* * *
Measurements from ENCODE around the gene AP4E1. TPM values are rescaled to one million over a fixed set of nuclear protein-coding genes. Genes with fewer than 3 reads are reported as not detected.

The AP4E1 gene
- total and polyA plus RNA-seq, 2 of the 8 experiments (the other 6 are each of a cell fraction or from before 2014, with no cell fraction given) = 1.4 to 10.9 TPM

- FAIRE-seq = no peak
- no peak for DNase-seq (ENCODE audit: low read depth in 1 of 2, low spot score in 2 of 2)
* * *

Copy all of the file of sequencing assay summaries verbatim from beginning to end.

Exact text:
Measurements from ENCODE around the gene AP4E1. TPM values are rescaled to one million over a fixed set of nuclear protein-coding genes. Genes with fewer than 3 reads are reported as not detected.

The AP4E1 gene
- total and polyA plus RNA-seq, 2 of the 8 experiments (the other 6 are each of a cell fraction or from before 2014, with no cell fraction given) = 1.4 to 10.9 TPM

- FAIRE-seq = no peak
- no peak for DNase-seq (ENCODE audit: low read depth in 1 of 2, low spot score in 2 of 2)